Gret pastes printed lists in the front cover of each book so that students can see the titles in the rest of the series or similar series. If students need to see the other covers of books or if they need to do a general search, I have the Gumdrop site pulled up on the projector. Gret sets up her computer and students take books to her to add to a consideration list. Before she leaves, Gret cleans up the list, prints a copy for us, and emails me a PDF.  I love how much help Gret gives us in making the list while I have a chance to talk with students about the books on the tables and what they are thinking.

Vendor 3: Avid Bookshop

On our way to @avidbookshop #barrowbuddies #studentvoice

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Now that Avid Bookshop has a 2nd location within walking distance of our school, we take a field trip to the store.  This year’s books budget team has about 40 students, so we split the trip over 2 days: 3rd grade on one day and 4th/5th on another day.  Ahead of the visit, I once again shared the student purchasing goals.

Hannah DeCamp and Kate Lorraine worked together to pull books from the Avid collection to book talk for students. We all sat on the floor and listened to several book talks from each of our categories.

Then, students split up into the picture book, informational, and middle grades sections of the store to look for books. I wrote all of our books into a notebook which I typed up later.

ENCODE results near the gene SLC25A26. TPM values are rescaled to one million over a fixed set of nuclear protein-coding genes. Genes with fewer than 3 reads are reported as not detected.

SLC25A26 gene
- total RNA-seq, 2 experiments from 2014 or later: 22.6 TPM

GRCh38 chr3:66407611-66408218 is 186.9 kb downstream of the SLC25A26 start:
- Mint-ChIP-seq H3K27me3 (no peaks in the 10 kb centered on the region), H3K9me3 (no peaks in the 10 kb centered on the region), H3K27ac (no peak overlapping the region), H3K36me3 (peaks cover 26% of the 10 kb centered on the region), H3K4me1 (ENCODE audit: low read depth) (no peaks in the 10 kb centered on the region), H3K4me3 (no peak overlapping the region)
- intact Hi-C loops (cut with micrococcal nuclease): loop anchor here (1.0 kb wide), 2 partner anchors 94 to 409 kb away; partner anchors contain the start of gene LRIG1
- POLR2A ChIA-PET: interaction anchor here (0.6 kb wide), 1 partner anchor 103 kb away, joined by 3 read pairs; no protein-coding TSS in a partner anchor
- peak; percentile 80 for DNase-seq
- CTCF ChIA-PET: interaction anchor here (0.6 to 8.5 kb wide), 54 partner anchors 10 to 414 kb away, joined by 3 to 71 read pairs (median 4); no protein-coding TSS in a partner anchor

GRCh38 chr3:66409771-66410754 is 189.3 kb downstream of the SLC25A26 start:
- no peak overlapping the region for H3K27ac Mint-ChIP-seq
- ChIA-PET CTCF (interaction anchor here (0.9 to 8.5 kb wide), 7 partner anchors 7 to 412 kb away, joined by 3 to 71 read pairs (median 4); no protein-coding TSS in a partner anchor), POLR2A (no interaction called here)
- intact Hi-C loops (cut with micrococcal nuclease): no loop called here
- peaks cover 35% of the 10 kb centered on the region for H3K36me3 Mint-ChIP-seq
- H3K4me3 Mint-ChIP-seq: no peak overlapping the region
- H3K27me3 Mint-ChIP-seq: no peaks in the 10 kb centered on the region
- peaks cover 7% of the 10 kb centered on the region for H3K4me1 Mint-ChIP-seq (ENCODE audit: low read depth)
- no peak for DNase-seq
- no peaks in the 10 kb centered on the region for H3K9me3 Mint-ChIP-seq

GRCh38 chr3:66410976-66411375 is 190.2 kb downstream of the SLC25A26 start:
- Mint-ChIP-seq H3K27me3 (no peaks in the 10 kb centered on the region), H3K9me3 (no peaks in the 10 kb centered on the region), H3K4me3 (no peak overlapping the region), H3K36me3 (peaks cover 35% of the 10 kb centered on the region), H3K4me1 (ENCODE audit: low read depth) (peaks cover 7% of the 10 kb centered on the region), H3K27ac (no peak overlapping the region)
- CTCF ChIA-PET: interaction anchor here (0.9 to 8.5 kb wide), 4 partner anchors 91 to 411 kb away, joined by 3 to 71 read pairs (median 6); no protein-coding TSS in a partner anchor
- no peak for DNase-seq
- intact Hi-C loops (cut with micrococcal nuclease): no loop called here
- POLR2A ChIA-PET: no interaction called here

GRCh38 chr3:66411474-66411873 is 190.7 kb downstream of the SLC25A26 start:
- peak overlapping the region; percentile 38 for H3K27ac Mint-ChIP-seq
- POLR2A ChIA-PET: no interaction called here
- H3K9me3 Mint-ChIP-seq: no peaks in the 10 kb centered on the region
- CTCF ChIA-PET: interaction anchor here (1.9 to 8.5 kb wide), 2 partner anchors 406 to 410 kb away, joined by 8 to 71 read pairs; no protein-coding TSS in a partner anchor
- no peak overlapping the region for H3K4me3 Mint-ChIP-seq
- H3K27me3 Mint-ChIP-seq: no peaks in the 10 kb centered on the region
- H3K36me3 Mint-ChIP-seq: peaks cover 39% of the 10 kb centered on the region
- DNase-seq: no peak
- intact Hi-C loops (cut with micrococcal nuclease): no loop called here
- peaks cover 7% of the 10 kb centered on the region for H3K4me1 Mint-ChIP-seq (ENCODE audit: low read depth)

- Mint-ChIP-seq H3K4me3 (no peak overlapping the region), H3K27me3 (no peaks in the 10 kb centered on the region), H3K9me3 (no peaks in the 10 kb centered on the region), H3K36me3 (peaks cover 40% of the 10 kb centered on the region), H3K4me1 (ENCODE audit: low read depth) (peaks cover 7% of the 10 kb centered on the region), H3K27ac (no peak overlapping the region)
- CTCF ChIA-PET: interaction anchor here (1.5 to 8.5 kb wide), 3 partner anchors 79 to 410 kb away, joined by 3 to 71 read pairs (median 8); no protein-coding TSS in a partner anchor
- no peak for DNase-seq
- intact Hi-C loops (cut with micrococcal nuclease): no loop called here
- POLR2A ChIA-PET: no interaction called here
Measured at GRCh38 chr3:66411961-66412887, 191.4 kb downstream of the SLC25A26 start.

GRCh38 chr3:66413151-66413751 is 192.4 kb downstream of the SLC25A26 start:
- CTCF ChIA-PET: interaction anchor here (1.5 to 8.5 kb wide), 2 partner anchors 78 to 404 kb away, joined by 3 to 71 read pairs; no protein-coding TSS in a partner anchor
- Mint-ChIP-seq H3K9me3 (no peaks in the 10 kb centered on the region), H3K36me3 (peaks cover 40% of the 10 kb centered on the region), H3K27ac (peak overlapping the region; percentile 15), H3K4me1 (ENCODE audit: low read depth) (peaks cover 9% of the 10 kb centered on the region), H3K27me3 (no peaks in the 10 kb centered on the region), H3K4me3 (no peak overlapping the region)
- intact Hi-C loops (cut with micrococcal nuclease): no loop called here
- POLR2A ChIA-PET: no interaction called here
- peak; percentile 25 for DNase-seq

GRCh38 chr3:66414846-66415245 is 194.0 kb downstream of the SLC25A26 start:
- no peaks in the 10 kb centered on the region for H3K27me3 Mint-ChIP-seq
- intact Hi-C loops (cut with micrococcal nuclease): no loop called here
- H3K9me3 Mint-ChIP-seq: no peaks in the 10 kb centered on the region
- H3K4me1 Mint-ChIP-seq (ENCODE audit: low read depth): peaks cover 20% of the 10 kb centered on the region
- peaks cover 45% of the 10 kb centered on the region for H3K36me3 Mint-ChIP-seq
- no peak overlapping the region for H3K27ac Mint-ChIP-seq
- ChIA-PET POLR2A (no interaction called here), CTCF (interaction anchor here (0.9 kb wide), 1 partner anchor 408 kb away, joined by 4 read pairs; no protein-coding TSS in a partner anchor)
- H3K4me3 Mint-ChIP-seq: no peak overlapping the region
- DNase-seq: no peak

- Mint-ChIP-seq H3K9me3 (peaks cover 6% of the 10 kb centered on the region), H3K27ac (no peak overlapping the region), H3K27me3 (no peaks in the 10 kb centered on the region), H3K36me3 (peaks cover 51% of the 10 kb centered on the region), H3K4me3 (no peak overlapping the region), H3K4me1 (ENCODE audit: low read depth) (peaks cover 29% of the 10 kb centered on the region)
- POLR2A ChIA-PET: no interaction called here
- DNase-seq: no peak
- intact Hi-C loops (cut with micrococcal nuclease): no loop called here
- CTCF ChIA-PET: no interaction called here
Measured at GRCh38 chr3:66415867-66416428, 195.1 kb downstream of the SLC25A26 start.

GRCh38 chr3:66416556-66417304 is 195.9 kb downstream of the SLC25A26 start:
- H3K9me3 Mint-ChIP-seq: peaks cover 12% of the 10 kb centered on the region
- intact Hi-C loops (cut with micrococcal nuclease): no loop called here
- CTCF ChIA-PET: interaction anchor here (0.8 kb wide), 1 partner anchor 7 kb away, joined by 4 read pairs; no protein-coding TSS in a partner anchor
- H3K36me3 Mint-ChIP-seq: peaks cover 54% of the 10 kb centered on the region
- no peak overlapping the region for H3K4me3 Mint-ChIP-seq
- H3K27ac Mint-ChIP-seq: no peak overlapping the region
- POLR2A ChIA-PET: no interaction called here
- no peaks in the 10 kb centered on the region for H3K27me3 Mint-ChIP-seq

I love going to Avid because it gives students a connection to a part of our community. Several of our book budget members knew about Avid but had never been inside. Before we left, Kate gave each student an ARC (Advance Reading Copy) of a book to keep and consider for our library.

Next Steps

Now that we’ve met with all vendors, it’s time to start narrowing down our lists.  This process has already started. For Gumdrop, each student is taking a page of our list and crossing through books we may want to delete. For Avid, students are looking at the digital list and highlight books we may delete. For Capstone, we are looking at our digital list and deleting books from the list if they don’t fit our goals or if we chose too many books from one series.  My hope was to have this done before winter break, but it looks like this process will continue into early January.  I’m so proud of the work students have accomplished in this large group.  It’s shaping up to be one of the best year’s so far.